Friday, May 27, 2022

Snow and irrigation: Water content of snowpack in Upper Columbia Basin is at 116% of average

Staff Writer | January 4, 2021 1:00 AM

MOSES LAKE — The end of 2020 brought with it the Columbia Basin’s first serious snow of the season.

While snow on the ground in the Columbia Basin is nice to look at even as it makes movement and work more difficult, what really matters is how much snow is in the Cascades and the Canadian Rockies, according to Valerie Thaler, a meteorologist with the National Weather Service in Spokane.

“Our snowpack in Washington and Idaho is running pretty close to average for this time of year,” Thaler said, “currently running pretty average for snowpack and precipitation, and over the next couple of weeks we’re expecting a wetter and snowier pattern for the whole region.”

Thaler said the culprit for the expected snowier winter is La Nina, the name given to the process where counter-clockwise winds from the Pacific Ocean just off Antarctica drive warmer water from the coast of South America to the western Pacific, churning up cooler, deep ocean water to the surface.

It results in cooler, wetter weather in parts of the Pacific Northwest and western Canada, Thaler said.

Data available on the National Resource Conservation Service’s SNOTEL website tracks the region’s snowpacks. It shows the water content of the snowpack in the Upper Columbia Basin — which covers much of the state north of Grant and Lincoln counties well into British Columbia and feeds the Columbia River — is at 116% of average.

And while there’s no official measurement for the precipitation in Grant County, Thaler said the amount of water falling from the sky in both rain and snow in Wenatchee — where the NWS has a monitoring station — is at 2.9 inches, well above last year’s 1.1 inches and just slightly more than the normal 2.8 inches.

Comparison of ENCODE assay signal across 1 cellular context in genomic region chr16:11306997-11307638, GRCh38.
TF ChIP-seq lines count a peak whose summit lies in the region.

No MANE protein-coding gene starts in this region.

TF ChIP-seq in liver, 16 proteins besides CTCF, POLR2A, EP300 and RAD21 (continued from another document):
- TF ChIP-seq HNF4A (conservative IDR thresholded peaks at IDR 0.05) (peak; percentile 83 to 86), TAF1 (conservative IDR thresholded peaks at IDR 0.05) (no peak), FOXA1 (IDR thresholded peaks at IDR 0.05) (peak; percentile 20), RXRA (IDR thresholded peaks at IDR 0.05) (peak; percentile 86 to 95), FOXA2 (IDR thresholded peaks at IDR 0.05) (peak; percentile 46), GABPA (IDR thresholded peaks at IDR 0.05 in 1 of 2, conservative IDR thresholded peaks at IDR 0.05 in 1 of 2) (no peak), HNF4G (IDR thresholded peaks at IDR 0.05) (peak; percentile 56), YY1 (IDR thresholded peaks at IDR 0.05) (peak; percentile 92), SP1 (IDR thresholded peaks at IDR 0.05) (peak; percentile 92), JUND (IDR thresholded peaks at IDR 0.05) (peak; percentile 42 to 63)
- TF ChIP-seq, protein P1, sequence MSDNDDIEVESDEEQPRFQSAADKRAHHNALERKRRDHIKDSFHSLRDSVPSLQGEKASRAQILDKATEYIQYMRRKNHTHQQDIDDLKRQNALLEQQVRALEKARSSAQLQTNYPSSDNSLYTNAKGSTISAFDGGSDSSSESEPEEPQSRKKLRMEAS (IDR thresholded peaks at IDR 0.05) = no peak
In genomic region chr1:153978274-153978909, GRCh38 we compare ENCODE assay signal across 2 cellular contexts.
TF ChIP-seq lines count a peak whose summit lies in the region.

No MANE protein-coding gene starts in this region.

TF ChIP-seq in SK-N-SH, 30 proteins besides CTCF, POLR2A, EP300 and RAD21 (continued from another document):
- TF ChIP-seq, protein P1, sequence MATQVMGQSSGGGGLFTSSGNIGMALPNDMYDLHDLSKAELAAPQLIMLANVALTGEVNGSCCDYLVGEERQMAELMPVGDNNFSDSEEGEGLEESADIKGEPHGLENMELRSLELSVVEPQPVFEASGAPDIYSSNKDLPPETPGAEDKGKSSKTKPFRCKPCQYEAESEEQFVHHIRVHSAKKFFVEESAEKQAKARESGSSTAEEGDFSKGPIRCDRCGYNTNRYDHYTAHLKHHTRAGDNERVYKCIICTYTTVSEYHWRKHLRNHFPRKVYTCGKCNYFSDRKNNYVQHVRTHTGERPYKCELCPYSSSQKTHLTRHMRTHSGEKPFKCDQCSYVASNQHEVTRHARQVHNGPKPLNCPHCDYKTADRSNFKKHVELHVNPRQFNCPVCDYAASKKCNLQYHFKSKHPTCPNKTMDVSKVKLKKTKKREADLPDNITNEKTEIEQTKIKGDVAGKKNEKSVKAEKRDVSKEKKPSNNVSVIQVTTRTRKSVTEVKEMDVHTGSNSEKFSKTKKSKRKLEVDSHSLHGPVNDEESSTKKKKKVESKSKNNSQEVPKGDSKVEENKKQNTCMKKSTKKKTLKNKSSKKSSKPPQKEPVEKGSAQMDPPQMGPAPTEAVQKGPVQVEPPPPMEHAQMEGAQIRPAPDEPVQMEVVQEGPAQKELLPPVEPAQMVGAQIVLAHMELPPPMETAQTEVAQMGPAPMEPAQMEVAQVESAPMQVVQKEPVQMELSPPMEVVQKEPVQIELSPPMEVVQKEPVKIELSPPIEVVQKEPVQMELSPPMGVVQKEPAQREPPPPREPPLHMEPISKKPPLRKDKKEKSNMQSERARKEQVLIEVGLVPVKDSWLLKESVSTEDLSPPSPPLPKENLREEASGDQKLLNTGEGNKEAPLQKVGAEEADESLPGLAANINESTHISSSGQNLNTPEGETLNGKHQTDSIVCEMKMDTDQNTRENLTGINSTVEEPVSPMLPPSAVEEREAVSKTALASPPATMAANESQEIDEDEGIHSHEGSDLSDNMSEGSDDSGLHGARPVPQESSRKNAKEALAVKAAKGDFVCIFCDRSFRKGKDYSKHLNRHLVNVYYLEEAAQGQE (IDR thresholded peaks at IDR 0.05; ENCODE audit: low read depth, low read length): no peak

“For the Cascades, they’re running about like 90% to 100% of normal right now, pretty average,” she said. “It’s pretty good snowpack, hopefully breaking the drought that we’ve been seeing.”

The Columbia Basin is still mired in a drought, according to the United States Drought Monitor — a joint effort of the U.S. Department of Agriculture, the National Oceanic and Atmospheric Administration and the University of Nebraska National Drought Mitigation Center.

According to Andy McGuire, an irrigated cropping systems agronomist with Washington State University Extension in Moses Lake, the rain and snow will help dryland farmers in the region, but the year’s precipitation likely won’t end the drought.

“Rain will help dryland agriculture and will help with fall-planted crops in the irrigated region, like winter wheat,” McGuire said. “Rain also helps with early spring planting, before the irrigation system is full and functioning, but that depends more on late winter precipitation and not what we receive this time of year.”

Because much of the Basin’s agriculture is irrigated, McGuire said, the drought doesn’t really matter that much.

“Even though Central Washington is still in a severe to extreme drought, the irrigation system should be just fine,” he said.

The U.S. Bureau of Reclamation diverts about 3% to 4% of the Columbia River at Grand Coulee for irrigation purposes during a typical irrigation season lasting from mid-March through mid-October, according to Craig Simpson, secretary-manager of the East Columbia Basin Irrigation District, and Roger Sonnichsen, manager of the Quincy Columbia Basin Irrigation District.

The precipitation they worry about falls far away from the Columbia Basin.

“We annually keep an eye on changes in precipitation and runoff, as well as Reclamation’s reports on water supply, but have not yet had to make any adjustments to our operations and maintenance,” Simpson said. “We feel very fortunate to have one of the most reliable water supplies in the arid West.”

The irrigation districts spend much of the winter doing maintenance and repair work on pipelines, canals, head gates and pumping stations, Sonnichsen said.

“Our winter is lots of repairs and system improvements,” he said.

Charles H. Featherstone can be reached at